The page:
How did the navel orange get its name?
The navel orange gets its name from the small second fruit, resembling a navel, embedded in one end of the main fruit.
You will know the navel orange by its bright golden color and by the curious formation, like a tiny orange, growing at the end opposite the stem.
The navel orange is really two oranges in one. A small second fruit that does not fully develop is embedded in one end of the main fruit.
It produces a hollow that resembles a navel—the hollow in the middle of an abdomen or belly.
Other types of oranges sometimes produce double fruits, but navel oranges do so regularly. Navel oranges grow on trees with shiny leaves that stay green all year.
The trees produce many beautiful, white, fragrant blossoms. The orange are picked when fully, ripe. Navel oranges are popular eating oranges because they are normally seedless. To grow new seedless trees nurserymen graft stem buds from an adult navel orange tree onto the young rootstock of other citrus trees. – Dick Rogers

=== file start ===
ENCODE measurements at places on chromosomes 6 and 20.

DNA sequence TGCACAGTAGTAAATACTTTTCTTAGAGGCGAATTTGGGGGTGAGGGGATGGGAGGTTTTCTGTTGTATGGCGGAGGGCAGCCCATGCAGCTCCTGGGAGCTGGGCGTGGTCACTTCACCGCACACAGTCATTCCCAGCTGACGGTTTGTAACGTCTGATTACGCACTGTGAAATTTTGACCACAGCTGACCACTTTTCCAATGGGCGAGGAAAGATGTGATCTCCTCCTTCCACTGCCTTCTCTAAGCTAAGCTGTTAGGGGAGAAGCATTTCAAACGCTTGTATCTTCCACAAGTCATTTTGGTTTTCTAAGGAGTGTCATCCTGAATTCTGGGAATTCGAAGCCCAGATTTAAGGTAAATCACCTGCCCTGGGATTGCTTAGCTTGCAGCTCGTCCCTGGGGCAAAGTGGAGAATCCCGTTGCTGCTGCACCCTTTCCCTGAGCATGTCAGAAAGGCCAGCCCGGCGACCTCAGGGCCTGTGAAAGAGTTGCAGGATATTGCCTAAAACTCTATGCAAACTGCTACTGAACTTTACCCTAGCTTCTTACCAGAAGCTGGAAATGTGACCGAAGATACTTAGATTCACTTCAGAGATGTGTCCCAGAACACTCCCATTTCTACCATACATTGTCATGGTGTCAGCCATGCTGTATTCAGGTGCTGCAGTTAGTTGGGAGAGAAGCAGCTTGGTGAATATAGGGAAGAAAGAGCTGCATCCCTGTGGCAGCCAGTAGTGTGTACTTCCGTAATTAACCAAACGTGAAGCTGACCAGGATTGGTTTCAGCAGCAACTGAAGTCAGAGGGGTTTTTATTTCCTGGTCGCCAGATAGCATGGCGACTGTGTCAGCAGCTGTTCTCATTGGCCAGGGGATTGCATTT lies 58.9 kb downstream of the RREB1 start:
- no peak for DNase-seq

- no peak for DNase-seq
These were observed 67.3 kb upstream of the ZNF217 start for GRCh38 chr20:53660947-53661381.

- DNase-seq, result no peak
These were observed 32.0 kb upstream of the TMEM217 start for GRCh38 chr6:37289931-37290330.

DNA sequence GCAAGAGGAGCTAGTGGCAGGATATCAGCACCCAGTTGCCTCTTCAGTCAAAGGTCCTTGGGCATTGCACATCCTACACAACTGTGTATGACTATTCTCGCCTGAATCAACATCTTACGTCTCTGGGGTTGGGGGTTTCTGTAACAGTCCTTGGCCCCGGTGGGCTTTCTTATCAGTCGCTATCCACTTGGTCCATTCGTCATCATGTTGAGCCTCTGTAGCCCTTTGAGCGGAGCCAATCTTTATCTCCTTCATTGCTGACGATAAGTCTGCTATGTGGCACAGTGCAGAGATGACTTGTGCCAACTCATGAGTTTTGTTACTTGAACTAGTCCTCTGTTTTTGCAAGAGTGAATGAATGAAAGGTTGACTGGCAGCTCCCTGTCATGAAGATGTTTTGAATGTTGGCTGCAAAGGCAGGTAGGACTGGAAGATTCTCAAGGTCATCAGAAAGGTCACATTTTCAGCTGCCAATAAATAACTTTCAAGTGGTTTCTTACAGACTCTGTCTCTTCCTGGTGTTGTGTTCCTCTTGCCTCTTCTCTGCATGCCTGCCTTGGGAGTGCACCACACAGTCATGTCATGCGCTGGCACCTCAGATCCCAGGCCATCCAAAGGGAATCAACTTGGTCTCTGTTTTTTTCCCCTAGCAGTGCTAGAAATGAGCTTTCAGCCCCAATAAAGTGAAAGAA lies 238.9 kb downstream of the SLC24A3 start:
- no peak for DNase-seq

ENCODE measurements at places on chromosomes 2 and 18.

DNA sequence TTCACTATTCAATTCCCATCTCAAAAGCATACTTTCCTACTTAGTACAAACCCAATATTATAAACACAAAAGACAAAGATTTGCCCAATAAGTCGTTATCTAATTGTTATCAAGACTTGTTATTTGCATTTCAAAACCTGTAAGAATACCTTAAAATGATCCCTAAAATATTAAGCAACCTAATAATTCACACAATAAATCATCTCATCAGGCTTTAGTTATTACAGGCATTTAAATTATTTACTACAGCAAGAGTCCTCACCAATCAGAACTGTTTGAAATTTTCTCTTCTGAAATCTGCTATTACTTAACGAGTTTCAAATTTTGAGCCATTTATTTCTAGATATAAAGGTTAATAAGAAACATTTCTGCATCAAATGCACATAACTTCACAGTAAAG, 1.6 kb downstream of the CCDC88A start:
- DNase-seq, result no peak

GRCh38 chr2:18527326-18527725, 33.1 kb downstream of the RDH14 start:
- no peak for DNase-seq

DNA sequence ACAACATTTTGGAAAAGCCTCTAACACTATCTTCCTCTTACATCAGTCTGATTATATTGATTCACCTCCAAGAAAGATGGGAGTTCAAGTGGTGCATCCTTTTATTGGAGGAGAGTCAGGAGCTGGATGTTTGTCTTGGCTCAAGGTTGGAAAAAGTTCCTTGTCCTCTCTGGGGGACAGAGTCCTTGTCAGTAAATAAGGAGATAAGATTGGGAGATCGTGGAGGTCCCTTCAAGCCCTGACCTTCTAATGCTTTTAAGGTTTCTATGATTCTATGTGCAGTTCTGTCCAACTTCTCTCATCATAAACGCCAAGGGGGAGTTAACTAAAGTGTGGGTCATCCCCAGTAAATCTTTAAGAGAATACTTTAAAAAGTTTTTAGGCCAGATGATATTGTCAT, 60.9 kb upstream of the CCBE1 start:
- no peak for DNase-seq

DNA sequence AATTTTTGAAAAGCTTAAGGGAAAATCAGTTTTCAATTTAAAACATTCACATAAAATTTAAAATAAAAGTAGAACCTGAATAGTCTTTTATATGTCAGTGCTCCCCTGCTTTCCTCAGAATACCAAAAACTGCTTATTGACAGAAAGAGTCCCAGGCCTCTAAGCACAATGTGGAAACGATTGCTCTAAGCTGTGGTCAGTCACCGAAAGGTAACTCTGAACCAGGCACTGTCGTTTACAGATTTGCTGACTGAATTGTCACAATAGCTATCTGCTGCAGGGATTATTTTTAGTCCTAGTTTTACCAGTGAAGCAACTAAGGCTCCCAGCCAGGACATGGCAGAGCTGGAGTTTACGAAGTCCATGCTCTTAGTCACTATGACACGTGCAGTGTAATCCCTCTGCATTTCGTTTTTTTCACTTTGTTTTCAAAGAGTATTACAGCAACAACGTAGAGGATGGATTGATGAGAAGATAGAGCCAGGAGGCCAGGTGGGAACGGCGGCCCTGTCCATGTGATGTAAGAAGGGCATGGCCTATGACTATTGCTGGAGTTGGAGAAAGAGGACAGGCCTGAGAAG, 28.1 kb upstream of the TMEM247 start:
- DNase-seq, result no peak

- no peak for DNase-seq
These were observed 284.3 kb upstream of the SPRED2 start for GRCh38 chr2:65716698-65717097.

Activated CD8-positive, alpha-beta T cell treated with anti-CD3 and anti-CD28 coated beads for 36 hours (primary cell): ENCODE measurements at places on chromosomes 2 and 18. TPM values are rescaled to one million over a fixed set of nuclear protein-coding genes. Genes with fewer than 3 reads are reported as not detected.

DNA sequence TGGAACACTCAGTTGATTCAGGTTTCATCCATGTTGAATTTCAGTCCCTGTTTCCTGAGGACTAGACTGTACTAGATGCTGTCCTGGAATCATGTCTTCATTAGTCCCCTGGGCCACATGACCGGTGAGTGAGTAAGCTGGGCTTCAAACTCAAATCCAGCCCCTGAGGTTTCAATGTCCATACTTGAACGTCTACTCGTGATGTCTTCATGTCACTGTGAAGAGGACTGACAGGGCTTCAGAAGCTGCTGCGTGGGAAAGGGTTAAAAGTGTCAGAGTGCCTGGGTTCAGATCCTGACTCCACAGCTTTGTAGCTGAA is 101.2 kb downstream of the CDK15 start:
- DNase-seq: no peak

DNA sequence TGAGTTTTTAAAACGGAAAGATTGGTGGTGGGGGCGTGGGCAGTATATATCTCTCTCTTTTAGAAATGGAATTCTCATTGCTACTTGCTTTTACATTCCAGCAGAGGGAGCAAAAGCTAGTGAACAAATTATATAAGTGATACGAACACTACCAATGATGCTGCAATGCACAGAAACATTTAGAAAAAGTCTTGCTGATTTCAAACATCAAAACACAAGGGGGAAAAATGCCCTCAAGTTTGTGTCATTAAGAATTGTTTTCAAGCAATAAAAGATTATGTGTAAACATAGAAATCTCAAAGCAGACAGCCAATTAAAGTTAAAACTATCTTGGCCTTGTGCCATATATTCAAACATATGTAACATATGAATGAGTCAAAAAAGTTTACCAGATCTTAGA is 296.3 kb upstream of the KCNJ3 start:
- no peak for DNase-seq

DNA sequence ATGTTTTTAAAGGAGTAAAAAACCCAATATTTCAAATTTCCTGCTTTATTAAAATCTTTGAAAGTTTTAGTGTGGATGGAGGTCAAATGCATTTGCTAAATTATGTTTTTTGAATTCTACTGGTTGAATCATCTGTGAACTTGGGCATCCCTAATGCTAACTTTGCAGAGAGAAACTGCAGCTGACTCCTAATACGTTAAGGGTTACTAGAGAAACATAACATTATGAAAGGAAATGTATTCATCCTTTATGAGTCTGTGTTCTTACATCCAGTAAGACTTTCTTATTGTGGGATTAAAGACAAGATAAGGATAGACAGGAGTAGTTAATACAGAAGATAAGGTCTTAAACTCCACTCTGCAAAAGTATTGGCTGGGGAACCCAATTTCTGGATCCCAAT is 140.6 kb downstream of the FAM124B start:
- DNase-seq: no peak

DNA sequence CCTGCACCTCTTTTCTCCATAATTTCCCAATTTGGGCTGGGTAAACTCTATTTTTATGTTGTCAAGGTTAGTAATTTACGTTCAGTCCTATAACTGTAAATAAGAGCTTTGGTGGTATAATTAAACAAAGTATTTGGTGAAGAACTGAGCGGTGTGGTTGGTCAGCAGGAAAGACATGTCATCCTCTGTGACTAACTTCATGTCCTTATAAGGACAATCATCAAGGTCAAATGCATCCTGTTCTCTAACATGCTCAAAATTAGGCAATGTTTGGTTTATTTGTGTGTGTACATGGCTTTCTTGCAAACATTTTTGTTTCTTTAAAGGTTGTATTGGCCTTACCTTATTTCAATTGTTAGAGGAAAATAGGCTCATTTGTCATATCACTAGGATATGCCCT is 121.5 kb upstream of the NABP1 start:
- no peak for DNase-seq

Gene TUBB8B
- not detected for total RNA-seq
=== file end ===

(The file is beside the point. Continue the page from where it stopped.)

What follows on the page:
- Posted in: Beautiful Trees ♦ Bright Golden Color ♦ Curious Formation ♦ Fragrant Blossom ♦ New Seedless Trees ♦ Seedless Navel Orange ♦ Shiny Leaves ♦ Small Second Fruit ♦ Tiny Orange ♦ White Trees
- Tagged: Beautiful Trees, Bright Golden Color, Citrus Trees, Curious Formation, Fragrant Blossoms, Main Fruit. Golden Color, Navel, Navel Orange, Orange, Rootstock, Seedless Navel Orange, Seedless Trees, Shiny Leaves, Small Second Fruit, Stem Buds, Two Oranges in One, White Trees